Ingapirca: Living with the Past

Two Who Trek visit Ingapirca, leaving it in ruins (as it was when we got there)

Some ruins are remnants of the past and stand as a historical reminder of people who once lived here.  Ecuador’s largest and best preserved archaeological site, Ingapirca, means Wall of the Inca in the Cañari language.  This special place was first used for worship by the indigenous Cañari. It was called Cashaloma or Place Where Stars Pour from the Heavens.  

Overall view of Ingapirca

Overall view of Ingapirca

Ingapirca was built over the Cañari site by the Inca during the 15th century.  Like Machu Picchu in Perú, little mortar (animal blood and dust) was needed to hold the perfectly fitted stones into place.

Close-up of stone masonry at Ingapirca

Close-up of stone masonry at Ingapirca

Doorways are trapezoidal, not rectangular, making them more resistant to earthquakes.

One of the trapezoid doorways at Ingapirca

One of the trapezoid doorways at Ingapirca

If not for the Spanish carting stones away for building elsewhere, Ingapirca would exhibit even more of its original splendor.   

Carved stones that were once part of the Ingapirca buildings

Carved stones that were once part of the Ingapirca buildings

The Cañari people still use the site today for holding festivals and grazing llamas and sheep. Eight llamas were grazing at Ingapirca on the day we visited. 

Ingapirca llamas

Ingapirca llamas

Less than two hours from Cuenca via the Panamerican Highway, Ingapirca is off the beaten path.  The last twenty minutes of the journey were on secondary roads where the rolling landscape was punctuated with tiled homes, grazing cattle and sheep. 

Washing clothes by hand in the river, on the way to Ingapirca

Washing clothes by hand in the river, on the way to Ingapirca

Clothes washed in the river, which we saw as we were driving to Ingapirca

Clothes washed in the river, which we saw as we were driving to Ingapirca

This was a graphic introduction to the sites we were going to see.  Ingapirca stands tall and proud: a living explanation point in an Andean valley.

This archeological site is an up close and personal place with several possible reasons for being.  Its purpose was probably ceremonial, strategic and a tambo or resting place on the road to Quito.  Walk all over the grounds but keep in mind that the paths are the safest place to walk.  Other areas are extremely uneven, some with steep inclines and many rocks. 

On the grounds, pits called collcas were used to store food.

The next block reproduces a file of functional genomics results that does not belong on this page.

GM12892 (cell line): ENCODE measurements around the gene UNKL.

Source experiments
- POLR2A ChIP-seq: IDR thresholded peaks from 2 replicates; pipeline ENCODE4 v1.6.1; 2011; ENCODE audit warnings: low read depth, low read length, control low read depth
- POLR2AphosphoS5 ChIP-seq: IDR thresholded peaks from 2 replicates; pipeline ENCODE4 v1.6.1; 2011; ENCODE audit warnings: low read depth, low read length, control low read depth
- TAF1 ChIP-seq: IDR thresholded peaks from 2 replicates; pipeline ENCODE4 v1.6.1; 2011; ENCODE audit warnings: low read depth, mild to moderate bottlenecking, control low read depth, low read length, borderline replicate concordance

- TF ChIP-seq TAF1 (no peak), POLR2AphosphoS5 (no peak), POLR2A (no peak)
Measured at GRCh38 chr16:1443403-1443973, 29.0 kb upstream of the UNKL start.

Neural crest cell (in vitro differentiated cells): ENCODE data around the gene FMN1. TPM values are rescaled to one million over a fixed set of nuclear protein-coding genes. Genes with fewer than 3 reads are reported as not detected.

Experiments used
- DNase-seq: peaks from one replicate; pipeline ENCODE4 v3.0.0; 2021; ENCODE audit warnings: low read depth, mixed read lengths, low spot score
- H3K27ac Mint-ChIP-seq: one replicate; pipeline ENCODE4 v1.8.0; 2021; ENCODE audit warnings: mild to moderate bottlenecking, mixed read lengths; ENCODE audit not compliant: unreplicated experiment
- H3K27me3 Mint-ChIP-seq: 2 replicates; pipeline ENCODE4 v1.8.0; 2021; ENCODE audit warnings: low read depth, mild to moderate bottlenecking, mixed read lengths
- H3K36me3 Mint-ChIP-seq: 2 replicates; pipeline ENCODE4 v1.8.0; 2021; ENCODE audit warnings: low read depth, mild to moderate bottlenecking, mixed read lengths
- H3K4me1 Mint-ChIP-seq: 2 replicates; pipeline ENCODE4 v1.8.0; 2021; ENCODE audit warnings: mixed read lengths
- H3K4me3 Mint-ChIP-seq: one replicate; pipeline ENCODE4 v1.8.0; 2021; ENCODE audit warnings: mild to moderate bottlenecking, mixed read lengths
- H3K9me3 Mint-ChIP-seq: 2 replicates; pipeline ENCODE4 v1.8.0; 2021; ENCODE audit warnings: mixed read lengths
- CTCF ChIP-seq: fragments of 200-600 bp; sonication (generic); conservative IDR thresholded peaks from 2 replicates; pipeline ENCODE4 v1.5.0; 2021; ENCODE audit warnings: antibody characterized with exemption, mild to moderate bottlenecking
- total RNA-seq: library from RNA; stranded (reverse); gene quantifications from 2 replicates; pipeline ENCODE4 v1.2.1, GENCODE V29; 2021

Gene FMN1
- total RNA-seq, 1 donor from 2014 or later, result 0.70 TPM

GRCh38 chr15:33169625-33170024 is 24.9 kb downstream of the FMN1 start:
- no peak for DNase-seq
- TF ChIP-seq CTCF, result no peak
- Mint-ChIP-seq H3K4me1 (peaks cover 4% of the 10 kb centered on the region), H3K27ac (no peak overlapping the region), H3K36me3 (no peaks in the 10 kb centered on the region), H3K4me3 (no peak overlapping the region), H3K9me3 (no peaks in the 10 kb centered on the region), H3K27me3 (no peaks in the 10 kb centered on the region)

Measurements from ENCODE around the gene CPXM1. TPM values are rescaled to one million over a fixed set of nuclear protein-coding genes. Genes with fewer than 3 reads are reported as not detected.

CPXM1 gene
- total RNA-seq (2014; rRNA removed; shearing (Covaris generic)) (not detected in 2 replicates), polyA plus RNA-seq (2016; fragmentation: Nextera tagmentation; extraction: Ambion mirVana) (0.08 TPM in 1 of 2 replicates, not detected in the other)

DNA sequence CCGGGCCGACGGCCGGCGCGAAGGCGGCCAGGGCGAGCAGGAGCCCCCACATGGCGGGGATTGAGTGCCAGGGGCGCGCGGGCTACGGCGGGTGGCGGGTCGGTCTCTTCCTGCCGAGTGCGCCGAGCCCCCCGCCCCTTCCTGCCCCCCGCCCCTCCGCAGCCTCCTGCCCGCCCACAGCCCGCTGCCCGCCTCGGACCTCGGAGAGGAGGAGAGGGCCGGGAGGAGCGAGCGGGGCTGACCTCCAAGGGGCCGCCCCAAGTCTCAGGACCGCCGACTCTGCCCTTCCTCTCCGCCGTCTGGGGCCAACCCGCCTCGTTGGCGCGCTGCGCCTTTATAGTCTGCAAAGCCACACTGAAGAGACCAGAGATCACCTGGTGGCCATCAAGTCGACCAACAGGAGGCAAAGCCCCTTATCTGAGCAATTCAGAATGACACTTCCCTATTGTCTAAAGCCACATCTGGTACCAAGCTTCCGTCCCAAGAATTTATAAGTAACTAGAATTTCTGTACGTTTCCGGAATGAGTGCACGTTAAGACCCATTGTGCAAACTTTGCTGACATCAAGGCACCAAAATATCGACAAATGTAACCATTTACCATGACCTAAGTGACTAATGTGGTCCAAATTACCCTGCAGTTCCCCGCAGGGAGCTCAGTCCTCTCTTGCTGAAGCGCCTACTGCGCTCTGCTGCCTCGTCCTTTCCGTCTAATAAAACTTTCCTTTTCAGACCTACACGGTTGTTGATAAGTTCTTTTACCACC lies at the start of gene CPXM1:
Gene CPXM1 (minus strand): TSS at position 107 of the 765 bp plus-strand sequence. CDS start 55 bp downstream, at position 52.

Collcas used for food storage at Ingapirca

Collcas used for food storage at Ingapirca

Stones from acllahuasi remind of us where the ultimately sacrificed virgins lived. 

The acllahuasi, where the virgins were kept.

The acllahuasi, where the virgins lived

The highlight of the tour is the Temple of the Sun.  Windows in the temple are closely aligned with sunlight patterns during the two equinoxes and solstices.  

A different view of the Temple of the Son at Ingapirca, from the east

A different view of the Temple of the Son at Ingapirca, from the east

Tourists on the elliptical Temple of the Sun at Ingapirca

Tourists on the elliptical Temple of the Sun at Ingapirca

The elliptical Temple of the Sun

The elliptical Temple of the Sun

Observatory on top the Temple of the Sun, Ingapirca

Observatory on top the Temple of the Sun, Ingapirca

View from the top of the Temple of the Sun, Ingapirca

View from the top of the Temple of the Sun, Ingapirca

The entire site is shaped like a puma, a cat sacred to the Inca.  The head is the temple, the Incan road is the spine and the tail is the square stone foundation once housing the virgins.

A portion of the actual Inca Trail, heading southwest

A portion of the real Inca Trail, heading southwest

Now for some different views of Ingapirca:

Recessed notch in the Temple of the Sun, Ingapirca

Recessed notch in the Temple of the Sun, Ingapirca

 

Storage house foundations and a mountain view

Storage house foundations and a mountain view

View from Ingapirca

View from Ingapirca

Burial pit of a high priestess at the pilaloma

Burial pit of a high priestess at the pilaloma

Stonework at Ingapirca, at the residential area

Stonework at Ingapirca, at the residential area

Reconstructed house, probably used for military purposes

Reconstructed house, probably used for military purposes

Bathroom sign in Spanish, English, and Quichua -- most signs at Ingapirca had all three languages

Bathroom sign in Spanish, English, and Quichua — most signs at Ingapirca had all three languages

Map of Ingapirca

Map of Ingapirca

The town 200 meters outside the Ingapirca archeological site

The town 200 meters outside the Ingapirca archeological site

Categories: andean, archeological, background, blog, canaris, Cuenca, ecuador, inca, lessons, photos, ruins, travel | Tags: , , , , , , , , , | 1 Comment

Post navigation

One thought on “Ingapirca: Living with the Past

  1. Thanks for this overview. We plan to visit this week and this gave me more of an idea what to be in store for.

Leave a Reply

Fill in your details below or click an icon to log in:

WordPress.com Logo

You are commenting using your WordPress.com account. Log Out /  Change )

Google+ photo

You are commenting using your Google+ account. Log Out /  Change )

Twitter picture

You are commenting using your Twitter account. Log Out /  Change )

Facebook photo

You are commenting using your Facebook account. Log Out /  Change )

w

Connecting to %s

Powered by WordPress.com.

%d bloggers like this: